Government issues £16m funding to speed up life-saving diagnoses

Patients may be set to receive earlier and more accurate diagnoses for potentially life-threatening diseases such as cancer and Crohn’s disease, following a new £16m funding package announced by Science Minister Amanda Solloway.

The government-backed funding, which will be delivered to six of the UK’s most innovative specialist health projects based across the country from Glasgow to Cambridge, will aim to harness the most disruptive technologies, including artificial intelligence, to develop more precise medical solutions and enable earlier detection and diagnosis of these serious and potentially fatal diseases.

In one particular project, led by the University of Oxford, work is being carried out to improve survival rates in people with lung cancer – the UK’s deadliest form of cancer. It will bring together existing work being led by the NHS, universities, cancer charities and digital health companies to integrate the best of digital imaging and diagnostic science to help identify cancerous tumours in the lung earlier.

Elsewhere, another project to receive a split of the funding is working on healthcare solutions designed to more effectively treat Crohn’s disease, a painful, lifelong inflammatory condition affecting 180,000 people nationally.

As part of the Crohn’s disease project, artificial intelligence is being used to accurately predict when to start and stop drug use to control the disease, which currently has a 60% failure rate, and which can lead to further, irreversible damage to a patient’s bowel.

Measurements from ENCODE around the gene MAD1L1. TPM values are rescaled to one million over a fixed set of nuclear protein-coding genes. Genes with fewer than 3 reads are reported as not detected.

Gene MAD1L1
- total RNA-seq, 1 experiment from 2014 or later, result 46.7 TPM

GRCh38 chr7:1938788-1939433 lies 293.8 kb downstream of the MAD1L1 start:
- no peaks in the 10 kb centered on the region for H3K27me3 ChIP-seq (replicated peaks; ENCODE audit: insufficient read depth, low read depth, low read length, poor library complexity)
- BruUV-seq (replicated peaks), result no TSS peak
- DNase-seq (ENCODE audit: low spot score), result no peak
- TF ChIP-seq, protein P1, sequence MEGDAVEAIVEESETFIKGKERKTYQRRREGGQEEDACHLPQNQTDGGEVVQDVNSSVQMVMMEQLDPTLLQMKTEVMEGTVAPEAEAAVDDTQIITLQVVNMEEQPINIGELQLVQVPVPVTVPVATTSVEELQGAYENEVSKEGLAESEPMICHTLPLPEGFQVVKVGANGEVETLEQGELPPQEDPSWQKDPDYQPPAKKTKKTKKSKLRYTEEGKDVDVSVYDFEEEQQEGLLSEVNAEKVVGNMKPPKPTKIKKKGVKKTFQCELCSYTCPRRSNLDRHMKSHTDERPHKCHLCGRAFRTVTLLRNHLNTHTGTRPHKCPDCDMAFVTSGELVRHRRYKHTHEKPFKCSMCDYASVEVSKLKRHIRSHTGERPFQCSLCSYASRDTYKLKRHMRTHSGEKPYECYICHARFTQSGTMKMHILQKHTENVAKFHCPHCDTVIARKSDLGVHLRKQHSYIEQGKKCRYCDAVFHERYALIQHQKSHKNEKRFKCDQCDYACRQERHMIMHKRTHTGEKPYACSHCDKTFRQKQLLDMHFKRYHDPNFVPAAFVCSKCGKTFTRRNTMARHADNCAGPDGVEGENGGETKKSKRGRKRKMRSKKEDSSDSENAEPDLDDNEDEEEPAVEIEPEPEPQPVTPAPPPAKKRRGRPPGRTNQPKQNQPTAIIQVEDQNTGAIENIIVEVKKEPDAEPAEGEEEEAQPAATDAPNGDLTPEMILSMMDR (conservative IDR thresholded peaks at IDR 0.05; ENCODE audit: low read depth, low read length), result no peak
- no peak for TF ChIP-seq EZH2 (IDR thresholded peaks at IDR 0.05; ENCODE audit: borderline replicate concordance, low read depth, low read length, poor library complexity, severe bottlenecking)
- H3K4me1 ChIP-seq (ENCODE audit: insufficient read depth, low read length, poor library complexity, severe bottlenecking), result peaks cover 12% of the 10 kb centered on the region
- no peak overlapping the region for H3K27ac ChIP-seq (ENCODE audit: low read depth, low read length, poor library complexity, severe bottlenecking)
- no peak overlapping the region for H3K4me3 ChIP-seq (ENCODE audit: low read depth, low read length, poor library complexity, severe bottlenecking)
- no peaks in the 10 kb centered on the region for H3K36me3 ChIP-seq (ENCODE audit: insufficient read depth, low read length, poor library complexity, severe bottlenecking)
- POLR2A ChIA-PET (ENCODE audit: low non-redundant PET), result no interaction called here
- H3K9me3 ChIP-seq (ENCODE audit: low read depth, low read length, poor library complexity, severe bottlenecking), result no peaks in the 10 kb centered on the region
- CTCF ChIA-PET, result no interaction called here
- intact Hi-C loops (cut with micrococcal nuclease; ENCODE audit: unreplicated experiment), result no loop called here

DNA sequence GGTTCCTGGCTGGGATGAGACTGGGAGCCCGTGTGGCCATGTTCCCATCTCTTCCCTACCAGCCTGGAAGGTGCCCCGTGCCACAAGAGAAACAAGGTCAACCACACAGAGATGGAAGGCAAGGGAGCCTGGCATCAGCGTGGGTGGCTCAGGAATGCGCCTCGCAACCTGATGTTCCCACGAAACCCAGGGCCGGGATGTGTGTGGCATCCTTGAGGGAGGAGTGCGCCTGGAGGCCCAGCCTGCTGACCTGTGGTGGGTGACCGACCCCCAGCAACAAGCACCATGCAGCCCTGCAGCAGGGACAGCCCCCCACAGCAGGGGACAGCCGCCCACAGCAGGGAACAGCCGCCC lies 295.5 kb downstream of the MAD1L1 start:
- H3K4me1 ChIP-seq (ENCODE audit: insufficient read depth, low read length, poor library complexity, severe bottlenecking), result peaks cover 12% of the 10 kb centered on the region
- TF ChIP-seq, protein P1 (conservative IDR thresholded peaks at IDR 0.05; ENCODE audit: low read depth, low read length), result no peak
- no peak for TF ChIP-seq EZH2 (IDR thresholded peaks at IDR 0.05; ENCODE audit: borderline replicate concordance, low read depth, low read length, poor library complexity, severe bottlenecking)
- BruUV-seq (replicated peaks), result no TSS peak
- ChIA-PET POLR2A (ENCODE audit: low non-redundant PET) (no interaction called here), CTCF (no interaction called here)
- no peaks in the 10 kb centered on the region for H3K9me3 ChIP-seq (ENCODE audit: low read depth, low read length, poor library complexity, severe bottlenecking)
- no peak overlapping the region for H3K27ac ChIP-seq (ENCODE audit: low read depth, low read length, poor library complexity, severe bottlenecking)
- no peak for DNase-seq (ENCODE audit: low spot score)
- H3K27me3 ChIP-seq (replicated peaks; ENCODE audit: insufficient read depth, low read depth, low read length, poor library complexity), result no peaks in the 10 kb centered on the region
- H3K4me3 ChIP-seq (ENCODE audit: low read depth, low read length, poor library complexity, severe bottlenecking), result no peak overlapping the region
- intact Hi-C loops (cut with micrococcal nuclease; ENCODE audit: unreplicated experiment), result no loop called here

Science Minister Amanda Solloway said: “Our brilliant scientists and researchers are harnessing world-leading technologies, like AI, to tackle some of the most complex and chronic diseases that we face.”

“Tragically, we know that one in two people in the UK will be diagnosed with some form of cancer during their lifetime, while Crohn’s disease affects up to 180,000 people across the country.

“These six cutting-edge projects will improve early diagnosis, create more precise treatments, and crucially, save lives.”

Out of the £16m awarded in funding, over £13m will be delivered from the Government, while up to £3m will be made available from Cancer Research UK to specifically support oncology-focused projects.

The government-backed funding, delivered through the Industrial Strategy Challenge Fund, is part of a government programme in data to early diagnosis and precision medicine. The competition is run by Innovate UK on behalf of UK Research and Innovation (UKRI) and forms part of the government’s commitment to increase research and development investment to 2.4% of GDP by 2027.


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